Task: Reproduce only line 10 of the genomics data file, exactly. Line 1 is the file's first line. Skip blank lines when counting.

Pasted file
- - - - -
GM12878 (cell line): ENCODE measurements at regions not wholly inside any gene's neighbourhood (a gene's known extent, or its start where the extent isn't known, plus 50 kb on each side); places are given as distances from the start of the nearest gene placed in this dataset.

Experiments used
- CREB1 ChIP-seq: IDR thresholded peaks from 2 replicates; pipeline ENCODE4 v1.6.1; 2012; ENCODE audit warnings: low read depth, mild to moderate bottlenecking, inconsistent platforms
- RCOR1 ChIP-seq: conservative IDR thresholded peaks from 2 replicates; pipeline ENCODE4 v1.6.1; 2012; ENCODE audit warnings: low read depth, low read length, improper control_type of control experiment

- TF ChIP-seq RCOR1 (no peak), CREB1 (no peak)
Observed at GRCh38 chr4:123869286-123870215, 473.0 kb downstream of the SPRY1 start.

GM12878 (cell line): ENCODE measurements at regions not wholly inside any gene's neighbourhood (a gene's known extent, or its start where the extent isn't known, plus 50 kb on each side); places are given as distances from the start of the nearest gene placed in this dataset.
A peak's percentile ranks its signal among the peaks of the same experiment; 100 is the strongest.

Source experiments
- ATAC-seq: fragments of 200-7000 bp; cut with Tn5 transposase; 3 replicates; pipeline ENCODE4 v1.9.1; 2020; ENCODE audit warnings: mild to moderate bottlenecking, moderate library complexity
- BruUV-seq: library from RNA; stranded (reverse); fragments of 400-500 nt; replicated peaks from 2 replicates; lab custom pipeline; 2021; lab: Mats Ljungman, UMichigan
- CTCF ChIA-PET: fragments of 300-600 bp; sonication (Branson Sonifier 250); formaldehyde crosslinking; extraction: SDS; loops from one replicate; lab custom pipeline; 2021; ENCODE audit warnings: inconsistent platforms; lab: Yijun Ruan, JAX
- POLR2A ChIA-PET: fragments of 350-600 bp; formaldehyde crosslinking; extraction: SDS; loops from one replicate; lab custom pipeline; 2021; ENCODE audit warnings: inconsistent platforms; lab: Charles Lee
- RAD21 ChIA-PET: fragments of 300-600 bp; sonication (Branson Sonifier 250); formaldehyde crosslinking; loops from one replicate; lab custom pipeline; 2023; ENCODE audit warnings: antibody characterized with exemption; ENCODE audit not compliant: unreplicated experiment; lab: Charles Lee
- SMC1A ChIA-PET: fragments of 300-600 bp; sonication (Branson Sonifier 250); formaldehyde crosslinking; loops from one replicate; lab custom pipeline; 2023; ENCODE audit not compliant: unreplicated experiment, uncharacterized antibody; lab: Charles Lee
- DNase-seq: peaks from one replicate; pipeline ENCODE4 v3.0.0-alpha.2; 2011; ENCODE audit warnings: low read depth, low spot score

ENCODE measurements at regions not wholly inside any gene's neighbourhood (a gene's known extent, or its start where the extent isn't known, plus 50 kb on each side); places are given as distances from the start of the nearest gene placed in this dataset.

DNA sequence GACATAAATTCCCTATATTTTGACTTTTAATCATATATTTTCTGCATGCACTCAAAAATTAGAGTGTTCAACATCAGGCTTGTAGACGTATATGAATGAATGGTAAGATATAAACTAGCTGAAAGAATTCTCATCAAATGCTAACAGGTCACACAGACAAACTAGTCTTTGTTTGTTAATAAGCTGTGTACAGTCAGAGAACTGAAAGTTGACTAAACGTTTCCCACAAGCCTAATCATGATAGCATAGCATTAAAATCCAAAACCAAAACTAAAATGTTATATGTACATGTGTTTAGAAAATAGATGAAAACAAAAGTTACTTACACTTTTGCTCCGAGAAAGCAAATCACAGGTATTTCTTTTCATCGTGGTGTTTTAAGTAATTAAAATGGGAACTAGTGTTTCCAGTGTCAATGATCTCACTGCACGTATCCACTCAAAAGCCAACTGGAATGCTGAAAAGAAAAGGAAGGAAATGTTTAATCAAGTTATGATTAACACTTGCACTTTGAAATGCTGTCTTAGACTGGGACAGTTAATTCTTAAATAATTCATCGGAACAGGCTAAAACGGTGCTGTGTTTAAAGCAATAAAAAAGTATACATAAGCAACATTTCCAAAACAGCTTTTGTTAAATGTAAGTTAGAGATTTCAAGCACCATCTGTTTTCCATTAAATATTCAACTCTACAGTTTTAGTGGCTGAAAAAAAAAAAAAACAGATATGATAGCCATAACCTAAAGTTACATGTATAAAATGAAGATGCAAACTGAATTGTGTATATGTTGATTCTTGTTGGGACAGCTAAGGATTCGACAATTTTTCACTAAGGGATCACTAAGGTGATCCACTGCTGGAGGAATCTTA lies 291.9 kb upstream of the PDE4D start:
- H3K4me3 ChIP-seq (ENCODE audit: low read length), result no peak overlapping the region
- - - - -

- ATAC-seq: fragments of 200-7000 bp; cut with Tn5 transposase; 3 replicates; pipeline ENCODE4 v1.9.1; 2020; ENCODE audit warnings: mild to moderate bottlenecking, moderate library complexity